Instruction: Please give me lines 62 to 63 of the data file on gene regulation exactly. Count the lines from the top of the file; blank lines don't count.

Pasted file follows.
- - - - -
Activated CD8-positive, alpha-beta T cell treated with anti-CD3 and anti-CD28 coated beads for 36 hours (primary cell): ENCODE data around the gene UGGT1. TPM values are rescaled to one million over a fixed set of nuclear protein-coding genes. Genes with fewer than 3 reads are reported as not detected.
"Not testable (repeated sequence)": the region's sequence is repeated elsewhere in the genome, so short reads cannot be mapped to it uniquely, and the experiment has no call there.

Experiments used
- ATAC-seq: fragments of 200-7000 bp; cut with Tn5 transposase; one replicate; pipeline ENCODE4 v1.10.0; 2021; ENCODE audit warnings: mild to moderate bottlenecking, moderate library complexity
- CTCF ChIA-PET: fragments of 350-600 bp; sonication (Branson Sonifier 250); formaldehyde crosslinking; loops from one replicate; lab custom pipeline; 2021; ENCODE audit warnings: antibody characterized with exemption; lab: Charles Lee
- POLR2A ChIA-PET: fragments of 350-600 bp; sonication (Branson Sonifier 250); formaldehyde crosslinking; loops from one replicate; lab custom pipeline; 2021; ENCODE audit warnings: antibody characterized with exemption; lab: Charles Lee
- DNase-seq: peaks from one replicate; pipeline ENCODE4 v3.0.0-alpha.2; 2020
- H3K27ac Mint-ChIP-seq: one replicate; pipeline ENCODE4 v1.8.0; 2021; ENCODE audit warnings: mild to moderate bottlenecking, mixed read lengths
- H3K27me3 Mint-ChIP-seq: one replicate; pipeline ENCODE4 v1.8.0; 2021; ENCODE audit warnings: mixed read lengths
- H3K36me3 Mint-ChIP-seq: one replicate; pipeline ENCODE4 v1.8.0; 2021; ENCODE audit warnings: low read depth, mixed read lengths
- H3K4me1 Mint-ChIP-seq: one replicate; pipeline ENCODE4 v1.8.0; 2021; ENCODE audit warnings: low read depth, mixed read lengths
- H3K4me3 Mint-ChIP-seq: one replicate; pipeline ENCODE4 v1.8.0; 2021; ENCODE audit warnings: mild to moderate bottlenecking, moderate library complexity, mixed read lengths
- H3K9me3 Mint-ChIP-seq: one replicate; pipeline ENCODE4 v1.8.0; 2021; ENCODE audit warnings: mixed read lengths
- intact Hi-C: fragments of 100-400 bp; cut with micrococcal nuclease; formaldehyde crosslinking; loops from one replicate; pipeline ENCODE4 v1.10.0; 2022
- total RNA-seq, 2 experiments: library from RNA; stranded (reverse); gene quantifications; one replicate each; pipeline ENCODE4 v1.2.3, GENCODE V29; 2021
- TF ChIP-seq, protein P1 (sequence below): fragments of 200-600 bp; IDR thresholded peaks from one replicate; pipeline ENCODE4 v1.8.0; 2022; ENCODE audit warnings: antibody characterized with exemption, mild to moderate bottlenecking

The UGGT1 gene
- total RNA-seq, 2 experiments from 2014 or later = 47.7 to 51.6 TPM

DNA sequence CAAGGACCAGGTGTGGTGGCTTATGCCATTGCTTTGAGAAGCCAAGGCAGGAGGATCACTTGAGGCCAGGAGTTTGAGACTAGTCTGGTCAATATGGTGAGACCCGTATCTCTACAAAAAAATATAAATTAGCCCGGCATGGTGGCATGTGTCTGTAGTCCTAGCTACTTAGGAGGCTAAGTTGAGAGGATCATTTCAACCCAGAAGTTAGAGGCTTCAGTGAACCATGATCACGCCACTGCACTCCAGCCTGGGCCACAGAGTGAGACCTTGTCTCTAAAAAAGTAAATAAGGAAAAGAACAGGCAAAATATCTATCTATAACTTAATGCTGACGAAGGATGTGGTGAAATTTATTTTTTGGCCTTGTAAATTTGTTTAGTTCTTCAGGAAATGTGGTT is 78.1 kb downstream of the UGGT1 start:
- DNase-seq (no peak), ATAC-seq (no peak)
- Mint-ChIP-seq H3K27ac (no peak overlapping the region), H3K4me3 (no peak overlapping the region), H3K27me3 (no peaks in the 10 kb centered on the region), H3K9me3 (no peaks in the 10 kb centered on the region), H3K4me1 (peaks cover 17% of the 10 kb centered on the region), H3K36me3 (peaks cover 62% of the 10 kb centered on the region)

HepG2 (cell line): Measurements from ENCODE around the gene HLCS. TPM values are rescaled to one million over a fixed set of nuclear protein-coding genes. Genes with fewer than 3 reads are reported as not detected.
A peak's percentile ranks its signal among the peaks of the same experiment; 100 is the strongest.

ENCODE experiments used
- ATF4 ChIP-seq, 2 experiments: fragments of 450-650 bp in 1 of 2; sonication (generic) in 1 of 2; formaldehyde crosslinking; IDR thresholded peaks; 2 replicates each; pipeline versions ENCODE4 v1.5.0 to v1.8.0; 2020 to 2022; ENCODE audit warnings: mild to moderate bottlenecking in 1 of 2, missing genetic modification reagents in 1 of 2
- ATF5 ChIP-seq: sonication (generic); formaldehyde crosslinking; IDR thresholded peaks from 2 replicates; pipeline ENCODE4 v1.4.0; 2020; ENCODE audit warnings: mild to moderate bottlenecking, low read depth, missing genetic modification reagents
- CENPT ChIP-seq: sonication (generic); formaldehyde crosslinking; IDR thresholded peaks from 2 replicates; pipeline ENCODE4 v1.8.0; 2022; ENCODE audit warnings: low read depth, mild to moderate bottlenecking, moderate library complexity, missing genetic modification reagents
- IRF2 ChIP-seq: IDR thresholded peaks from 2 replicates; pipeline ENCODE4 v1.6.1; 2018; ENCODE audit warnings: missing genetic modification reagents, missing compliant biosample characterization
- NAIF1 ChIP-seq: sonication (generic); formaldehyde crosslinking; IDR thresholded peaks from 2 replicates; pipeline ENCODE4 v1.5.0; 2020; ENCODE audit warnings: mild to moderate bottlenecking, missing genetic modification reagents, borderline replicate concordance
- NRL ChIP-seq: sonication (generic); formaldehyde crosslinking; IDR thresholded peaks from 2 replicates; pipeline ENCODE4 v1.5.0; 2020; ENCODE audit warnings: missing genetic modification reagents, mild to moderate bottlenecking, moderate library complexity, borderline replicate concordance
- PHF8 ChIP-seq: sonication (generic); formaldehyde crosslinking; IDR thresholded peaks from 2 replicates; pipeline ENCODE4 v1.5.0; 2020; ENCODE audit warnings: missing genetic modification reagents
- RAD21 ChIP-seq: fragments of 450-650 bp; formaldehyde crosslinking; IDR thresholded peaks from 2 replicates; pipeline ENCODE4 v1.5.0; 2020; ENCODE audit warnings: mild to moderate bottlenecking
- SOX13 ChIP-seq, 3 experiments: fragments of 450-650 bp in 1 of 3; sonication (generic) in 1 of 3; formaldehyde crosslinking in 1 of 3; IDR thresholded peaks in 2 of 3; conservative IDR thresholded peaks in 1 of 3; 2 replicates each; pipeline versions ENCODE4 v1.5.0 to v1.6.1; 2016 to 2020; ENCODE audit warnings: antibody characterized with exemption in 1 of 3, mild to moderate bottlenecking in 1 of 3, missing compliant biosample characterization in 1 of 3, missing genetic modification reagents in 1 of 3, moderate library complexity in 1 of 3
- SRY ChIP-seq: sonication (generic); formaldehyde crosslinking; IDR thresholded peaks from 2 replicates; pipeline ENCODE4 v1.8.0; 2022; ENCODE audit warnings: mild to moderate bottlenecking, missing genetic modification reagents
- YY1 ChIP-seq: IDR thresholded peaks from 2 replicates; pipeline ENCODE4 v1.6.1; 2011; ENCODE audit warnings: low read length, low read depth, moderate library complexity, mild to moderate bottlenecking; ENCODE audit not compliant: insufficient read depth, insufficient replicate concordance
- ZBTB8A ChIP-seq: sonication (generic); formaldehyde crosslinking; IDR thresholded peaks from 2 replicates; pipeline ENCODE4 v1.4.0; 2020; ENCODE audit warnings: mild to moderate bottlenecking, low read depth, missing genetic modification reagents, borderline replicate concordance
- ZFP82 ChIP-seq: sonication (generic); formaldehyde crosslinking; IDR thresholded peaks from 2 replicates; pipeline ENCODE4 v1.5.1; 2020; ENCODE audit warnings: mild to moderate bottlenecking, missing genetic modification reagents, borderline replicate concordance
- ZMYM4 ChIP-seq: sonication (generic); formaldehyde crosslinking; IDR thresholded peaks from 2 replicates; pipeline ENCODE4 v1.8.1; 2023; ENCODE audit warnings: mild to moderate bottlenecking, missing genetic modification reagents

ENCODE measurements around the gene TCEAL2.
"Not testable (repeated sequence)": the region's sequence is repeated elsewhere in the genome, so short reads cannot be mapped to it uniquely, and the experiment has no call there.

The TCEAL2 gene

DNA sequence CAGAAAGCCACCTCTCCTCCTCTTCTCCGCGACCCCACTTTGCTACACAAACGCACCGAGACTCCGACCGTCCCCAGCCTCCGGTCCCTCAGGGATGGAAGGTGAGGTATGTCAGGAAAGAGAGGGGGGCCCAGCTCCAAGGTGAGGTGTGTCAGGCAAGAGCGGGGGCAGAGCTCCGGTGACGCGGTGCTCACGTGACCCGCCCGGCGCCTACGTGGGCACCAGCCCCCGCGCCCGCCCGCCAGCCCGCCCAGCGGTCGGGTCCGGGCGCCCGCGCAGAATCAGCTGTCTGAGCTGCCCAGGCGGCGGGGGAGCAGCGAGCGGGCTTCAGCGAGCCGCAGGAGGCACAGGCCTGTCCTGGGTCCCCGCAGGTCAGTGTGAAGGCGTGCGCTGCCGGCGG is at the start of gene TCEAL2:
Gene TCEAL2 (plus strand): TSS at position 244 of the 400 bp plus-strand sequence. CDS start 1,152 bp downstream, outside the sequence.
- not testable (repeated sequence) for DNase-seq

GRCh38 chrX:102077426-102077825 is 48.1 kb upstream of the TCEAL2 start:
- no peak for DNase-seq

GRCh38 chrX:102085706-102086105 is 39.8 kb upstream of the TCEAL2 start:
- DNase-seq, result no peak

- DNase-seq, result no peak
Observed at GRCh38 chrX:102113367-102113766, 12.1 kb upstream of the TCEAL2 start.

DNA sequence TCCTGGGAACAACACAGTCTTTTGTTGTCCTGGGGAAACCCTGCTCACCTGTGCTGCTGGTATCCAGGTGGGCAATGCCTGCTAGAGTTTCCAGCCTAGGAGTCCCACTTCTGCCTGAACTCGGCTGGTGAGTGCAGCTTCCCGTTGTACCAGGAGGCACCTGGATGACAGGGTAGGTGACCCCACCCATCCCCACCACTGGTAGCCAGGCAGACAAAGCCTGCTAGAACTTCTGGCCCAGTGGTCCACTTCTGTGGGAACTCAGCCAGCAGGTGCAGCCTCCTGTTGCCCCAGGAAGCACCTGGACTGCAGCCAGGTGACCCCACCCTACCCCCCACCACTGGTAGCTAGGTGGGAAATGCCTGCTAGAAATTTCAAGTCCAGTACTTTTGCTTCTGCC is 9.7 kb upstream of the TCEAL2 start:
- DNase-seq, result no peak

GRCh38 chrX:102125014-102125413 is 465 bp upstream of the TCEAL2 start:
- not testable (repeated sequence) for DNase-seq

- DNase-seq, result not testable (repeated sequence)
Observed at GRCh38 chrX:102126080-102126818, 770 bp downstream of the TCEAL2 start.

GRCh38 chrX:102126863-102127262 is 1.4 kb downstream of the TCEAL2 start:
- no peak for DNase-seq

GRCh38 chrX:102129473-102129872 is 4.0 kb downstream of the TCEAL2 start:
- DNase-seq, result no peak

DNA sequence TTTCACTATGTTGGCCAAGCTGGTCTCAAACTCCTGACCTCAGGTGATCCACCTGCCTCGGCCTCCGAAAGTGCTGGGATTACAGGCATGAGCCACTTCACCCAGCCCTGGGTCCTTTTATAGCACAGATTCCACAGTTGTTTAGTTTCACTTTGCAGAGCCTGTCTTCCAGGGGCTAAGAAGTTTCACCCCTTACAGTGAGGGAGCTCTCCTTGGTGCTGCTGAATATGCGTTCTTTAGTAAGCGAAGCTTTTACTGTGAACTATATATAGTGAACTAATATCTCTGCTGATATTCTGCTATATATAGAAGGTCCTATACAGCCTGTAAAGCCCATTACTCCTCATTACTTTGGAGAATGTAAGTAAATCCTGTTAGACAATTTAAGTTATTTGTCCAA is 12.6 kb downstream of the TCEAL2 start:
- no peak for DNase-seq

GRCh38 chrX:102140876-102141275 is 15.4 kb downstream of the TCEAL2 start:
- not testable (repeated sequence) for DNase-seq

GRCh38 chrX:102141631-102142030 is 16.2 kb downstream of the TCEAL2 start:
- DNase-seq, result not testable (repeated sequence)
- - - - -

- no peak for DNase-seq

GRCh38 chrX:102140876-102141275 is 15.4 kb downstream of the TCEAL2 start: